Second paragraph of third chapter:
She was not obliged to go to the Tredgold College, because as yet the College had not settled down for the session. She was supposed to be reading at home, and after breakfast she strolled into the vegetable garden, and having taken up a position upon the staging of a disused greenhouse that had the double advantage of being hidden from the windows of the house and secure from the sudden appearance of any one, she resumed the reading of Mr. Manning’s letter.
Latest in my slow procession through the novels of H.G. Wells. This is a feminist story of liberation from the shackles of convention. Ann Veronica is a young woman who is studying science, much to her parents' disapproval, and makes a break for freedom; she is pursued by various different men, becomes a suffragette (the year is 1909) and eventually settles for one of the chaps. I liked this more than some of the other Wells non-sf novels that I have read; his wit at the expense of Ann Veronica's stuffily conventional family did not seem quite as patronising as in some other cases, and his sympathy for the heroine and her friends was contagious. You can get it here.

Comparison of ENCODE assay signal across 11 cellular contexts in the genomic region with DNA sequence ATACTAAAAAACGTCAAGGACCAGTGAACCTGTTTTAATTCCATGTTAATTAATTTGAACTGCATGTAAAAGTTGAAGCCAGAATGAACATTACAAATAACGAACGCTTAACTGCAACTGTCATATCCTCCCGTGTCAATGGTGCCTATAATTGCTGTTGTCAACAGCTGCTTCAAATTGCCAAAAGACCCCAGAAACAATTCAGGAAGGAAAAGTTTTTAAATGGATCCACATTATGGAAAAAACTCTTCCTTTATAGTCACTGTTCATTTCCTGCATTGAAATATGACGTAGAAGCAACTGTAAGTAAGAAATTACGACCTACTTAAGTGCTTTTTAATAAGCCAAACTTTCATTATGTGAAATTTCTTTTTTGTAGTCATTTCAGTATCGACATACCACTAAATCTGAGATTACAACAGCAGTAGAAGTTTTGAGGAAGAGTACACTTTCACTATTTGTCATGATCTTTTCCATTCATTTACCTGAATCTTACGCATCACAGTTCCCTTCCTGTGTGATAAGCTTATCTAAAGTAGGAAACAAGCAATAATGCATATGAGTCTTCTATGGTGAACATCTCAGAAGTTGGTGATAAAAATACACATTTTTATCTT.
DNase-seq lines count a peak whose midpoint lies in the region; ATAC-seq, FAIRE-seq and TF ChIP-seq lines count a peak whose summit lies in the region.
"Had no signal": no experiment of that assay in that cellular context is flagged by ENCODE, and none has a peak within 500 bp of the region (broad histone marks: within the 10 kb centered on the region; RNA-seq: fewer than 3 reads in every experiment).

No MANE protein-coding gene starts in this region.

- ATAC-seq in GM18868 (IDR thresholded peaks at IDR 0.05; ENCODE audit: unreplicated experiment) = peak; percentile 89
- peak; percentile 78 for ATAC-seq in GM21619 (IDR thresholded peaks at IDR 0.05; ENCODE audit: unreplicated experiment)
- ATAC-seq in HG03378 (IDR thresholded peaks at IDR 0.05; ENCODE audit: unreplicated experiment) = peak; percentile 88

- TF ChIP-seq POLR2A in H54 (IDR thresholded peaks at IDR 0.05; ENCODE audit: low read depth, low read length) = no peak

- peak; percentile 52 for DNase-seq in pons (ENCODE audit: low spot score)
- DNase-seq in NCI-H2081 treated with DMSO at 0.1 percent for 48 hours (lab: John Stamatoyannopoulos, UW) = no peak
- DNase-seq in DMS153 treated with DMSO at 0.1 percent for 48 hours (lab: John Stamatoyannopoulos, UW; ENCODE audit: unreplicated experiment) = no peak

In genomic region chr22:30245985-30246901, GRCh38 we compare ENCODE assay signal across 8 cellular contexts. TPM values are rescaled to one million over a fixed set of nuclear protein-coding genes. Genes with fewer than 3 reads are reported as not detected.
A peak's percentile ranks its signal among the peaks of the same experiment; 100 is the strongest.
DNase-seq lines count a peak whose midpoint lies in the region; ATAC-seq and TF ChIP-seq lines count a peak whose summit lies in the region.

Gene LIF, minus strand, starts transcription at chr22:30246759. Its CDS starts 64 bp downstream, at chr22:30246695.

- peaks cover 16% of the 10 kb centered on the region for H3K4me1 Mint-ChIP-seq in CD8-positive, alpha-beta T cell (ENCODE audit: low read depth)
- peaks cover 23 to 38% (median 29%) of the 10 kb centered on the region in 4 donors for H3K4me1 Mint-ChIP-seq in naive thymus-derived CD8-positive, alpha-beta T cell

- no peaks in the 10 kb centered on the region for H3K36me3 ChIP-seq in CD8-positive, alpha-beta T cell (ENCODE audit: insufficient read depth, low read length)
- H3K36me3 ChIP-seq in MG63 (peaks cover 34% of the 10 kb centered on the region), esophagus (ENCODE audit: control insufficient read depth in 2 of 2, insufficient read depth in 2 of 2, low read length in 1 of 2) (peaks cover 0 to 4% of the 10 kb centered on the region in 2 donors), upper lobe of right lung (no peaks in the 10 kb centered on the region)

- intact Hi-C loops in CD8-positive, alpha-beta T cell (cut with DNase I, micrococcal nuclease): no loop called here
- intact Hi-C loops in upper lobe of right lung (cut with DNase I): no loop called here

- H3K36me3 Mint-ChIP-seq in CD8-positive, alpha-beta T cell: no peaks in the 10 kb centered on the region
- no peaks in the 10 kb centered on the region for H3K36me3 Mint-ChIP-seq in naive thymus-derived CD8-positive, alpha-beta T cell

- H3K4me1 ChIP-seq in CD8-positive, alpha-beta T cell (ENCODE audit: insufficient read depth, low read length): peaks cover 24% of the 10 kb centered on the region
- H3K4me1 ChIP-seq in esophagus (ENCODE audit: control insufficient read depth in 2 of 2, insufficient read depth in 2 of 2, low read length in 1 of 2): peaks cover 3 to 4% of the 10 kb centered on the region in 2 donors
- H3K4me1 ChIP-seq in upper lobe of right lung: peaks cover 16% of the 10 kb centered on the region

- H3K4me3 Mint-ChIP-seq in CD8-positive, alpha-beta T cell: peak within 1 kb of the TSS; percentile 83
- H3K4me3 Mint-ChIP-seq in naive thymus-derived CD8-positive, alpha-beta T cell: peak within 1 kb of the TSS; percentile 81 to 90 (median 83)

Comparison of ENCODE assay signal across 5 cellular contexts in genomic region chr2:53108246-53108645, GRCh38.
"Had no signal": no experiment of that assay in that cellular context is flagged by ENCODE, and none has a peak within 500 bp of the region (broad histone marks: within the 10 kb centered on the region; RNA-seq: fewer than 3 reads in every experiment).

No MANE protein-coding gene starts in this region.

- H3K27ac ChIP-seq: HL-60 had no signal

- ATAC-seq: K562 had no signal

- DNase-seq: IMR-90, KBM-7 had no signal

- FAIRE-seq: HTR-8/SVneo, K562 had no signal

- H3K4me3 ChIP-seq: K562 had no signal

Next in my Wells progression is The War in the Air, which I'm assuming is more sfnal.